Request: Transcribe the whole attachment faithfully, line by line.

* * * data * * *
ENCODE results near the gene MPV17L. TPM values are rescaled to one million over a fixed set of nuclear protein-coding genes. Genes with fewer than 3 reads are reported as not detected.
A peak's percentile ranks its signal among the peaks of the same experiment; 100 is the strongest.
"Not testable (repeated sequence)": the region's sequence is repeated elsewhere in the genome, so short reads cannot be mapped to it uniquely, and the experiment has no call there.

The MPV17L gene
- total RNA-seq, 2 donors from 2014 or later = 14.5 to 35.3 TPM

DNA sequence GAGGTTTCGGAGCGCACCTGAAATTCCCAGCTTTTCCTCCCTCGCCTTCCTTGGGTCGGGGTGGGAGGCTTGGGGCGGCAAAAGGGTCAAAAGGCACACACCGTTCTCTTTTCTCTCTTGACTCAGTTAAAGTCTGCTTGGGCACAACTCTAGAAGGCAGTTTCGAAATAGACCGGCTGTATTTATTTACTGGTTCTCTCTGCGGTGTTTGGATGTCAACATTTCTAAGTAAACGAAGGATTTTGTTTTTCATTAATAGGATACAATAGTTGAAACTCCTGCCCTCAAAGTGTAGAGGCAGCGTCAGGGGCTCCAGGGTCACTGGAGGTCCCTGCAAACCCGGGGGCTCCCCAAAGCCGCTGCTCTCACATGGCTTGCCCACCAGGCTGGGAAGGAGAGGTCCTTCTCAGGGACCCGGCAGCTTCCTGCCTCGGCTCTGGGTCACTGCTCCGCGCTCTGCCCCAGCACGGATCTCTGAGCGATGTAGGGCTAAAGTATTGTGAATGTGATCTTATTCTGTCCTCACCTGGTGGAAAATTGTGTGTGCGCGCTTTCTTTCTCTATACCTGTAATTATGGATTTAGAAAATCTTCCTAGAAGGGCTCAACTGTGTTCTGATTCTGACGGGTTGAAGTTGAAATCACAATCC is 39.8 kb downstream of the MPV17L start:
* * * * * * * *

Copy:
ENCODE results near the gene MPV17L. TPM values are rescaled to one million over a fixed set of nuclear protein-coding genes. Genes with fewer than 3 reads are reported as not detected.
A peak's percentile ranks its signal among the peaks of the same experiment; 100 is the strongest.
"Not testable (repeated sequence)": the region's sequence is repeated elsewhere in the genome, so short reads cannot be mapped to it uniquely, and the experiment has no call there.

The MPV17L gene
- total RNA-seq, 2 donors from 2014 or later = 14.5 to 35.3 TPM

DNA sequence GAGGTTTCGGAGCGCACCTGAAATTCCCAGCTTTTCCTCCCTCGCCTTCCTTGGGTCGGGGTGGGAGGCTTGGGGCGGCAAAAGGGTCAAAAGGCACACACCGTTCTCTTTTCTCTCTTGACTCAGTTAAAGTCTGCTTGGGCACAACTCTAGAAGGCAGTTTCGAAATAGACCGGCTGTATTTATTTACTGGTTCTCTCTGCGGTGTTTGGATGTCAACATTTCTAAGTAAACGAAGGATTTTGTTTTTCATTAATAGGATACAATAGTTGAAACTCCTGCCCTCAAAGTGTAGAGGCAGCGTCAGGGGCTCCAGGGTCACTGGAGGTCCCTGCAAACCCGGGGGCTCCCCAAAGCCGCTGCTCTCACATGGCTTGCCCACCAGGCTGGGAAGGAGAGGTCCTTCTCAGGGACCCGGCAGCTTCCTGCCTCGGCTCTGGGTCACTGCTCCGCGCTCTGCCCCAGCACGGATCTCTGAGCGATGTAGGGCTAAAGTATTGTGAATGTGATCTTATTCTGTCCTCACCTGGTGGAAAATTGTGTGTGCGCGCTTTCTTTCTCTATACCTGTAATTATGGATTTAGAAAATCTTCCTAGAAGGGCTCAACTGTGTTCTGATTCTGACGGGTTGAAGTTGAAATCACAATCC is 39.8 kb downstream of the MPV17L start: